If you respect their time, it will be much easier to ask them to respect yours with the right words. Disrespect their time, and it won’t be long until they start returning the favor!

Patients place exactly as much importance on their appointment time as you do.

It is unlikely for a patient to place more importance on their treatment and their scheduled appointment than you do. No big deal to you, no big deal to them.

Take, for example, the typical apologetic cancellation call from a patient: “I am so sorry, but something has come up, and I won’t be able to make my appointment today.” Because the patient apologized up front, the temptation is to say, “Oh, that’s OK.” NO, IT’S NOT! If it were that easy to cancel, the appointment must not have been that important in the first place. And now, you have just trained the patient that scheduled appointments are really not that important. You might as well say, “Come and go as you please. This is Burger King, where we do it your way!”

Start communicating the importance of the treatment and the treatment time in everything that you do and say. The more important it is to you, the more important it will become to them.

Give them a choice

Right from the get-go, inquire about the patient’s preferred method of communication – voice, text, email, or yes… snail mail, or a combination thereof. Note the preference and save it into your practice management software, so the channel is correct for each patient. There’s a slim to none chance that the preferred channel of communication for Erin, age 19, is going to be the same as Grammy, age 91. Nor does age always dictate the channel. That’s why you have to ASK, and then stick to it. To each patient, their own channel.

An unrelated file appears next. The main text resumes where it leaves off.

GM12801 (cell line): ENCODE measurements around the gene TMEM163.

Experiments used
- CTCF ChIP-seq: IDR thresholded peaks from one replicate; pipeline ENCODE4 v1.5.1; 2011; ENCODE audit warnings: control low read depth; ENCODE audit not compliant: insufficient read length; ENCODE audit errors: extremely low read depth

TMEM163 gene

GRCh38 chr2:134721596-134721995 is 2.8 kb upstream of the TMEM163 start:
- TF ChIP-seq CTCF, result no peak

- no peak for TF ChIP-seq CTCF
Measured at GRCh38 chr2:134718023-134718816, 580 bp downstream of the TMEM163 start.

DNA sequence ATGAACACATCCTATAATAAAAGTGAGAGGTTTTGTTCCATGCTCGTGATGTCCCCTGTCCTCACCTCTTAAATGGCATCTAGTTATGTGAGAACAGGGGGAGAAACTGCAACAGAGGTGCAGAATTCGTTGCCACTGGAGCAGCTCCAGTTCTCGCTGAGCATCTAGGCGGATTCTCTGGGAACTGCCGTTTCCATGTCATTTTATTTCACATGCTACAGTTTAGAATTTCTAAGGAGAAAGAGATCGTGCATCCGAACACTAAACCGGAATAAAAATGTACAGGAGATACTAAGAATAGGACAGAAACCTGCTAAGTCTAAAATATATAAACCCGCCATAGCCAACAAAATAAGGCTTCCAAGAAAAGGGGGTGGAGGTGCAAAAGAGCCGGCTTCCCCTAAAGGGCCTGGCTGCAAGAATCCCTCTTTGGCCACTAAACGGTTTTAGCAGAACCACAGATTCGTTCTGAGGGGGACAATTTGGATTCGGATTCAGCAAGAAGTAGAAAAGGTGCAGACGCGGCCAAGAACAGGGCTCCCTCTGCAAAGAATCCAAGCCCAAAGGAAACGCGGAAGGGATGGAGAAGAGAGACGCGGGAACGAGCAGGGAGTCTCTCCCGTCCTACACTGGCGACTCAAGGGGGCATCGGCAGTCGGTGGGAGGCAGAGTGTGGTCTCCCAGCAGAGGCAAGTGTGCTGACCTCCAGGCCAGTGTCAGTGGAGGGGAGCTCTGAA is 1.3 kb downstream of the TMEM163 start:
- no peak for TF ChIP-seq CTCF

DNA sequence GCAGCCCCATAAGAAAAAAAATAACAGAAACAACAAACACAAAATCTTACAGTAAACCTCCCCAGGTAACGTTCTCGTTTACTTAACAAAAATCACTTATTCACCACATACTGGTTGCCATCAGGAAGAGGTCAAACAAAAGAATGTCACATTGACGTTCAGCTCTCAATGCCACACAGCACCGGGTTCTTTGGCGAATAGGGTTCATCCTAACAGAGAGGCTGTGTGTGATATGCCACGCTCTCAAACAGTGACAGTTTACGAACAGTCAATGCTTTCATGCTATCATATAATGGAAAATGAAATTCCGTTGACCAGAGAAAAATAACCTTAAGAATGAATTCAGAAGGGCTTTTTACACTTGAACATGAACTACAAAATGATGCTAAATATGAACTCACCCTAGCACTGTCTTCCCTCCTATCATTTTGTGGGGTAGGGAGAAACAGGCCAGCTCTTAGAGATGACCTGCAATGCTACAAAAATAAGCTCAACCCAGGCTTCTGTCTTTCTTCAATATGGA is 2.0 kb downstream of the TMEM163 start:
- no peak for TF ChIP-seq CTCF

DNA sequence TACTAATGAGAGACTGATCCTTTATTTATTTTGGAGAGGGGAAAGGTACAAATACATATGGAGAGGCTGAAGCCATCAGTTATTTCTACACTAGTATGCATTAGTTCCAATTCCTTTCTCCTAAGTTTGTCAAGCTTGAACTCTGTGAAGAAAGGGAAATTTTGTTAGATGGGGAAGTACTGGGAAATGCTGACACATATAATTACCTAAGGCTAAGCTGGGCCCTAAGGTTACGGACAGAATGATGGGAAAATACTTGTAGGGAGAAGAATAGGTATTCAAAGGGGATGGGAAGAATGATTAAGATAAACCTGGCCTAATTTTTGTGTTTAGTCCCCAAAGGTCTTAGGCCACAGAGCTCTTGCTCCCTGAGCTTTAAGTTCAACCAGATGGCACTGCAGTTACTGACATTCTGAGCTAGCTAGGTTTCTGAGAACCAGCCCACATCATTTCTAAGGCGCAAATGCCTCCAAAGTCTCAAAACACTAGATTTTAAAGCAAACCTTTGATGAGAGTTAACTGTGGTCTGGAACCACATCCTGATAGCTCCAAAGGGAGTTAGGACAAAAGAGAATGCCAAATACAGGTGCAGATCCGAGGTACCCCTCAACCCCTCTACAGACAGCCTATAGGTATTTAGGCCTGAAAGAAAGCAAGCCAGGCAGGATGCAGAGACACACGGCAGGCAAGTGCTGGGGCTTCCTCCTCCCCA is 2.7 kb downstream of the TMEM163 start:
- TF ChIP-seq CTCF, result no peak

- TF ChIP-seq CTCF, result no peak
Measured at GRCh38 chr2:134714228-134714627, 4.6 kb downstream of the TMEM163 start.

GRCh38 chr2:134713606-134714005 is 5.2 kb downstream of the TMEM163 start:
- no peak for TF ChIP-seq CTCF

Prevention is better than a cure.

Stop new patients from cancelling before they ever have a chance to start bad habits in your practice.

The patients with the highest risk for cancelling are new patients. They don’t know you, and you don’t know them. The social and reputational risk they take when cancelling, or even no-showing, when they have never been in your office before is low. You know that. So, set up the system to give them every possible chance of making good on their first commitment in your practice. It sets the stage for the entire relationship.

So, here’s the 100 Percent New Patient Cancellation Killer. It will prevent almost every new patient from cancelling or no-showing on their first appointment.

A quick call from the dentist (that’s right, THE DENTIST) on the day before each scheduled first appointment goes like this:

Ms. Gilbert, this is Doctor Ben Richardson at Happy Dental. I am looking forward to meeting you during your first appointment tomorrow at 3 pm in our office. I want you to know that we will have everything ready for you tomorrow. If there is anything we should know before you arrive that would make your appointment more comfortable, please give our office a call at 333-444-5555. Otherwise, we look forward to seeing you tomorrow at 3 pm. See you then!

Speaking these six sentences takes 40 seconds tops. If you are calling, you’ll likely go to VM, but it may be the most impactful message they every receive. If they told you that text or email is their preferred method of communication, consider sending the message through that channel.

No matter the channel, the message changes the entire emotional dynamic. For one thing, patients will be astonished to personally hear from the doctor before they ever step foot in the practice. This will probably be a lifetime first for most patients. The wordage carries another important message – You’re making a special effort to be ready to go at the appointed time. And gone, just like that, is the sense of disconnection and anonymity that makes it feel so low-risk and easy for patients to brush off first appointments. Now they know: The doctor knows where you live!

Frontends forever!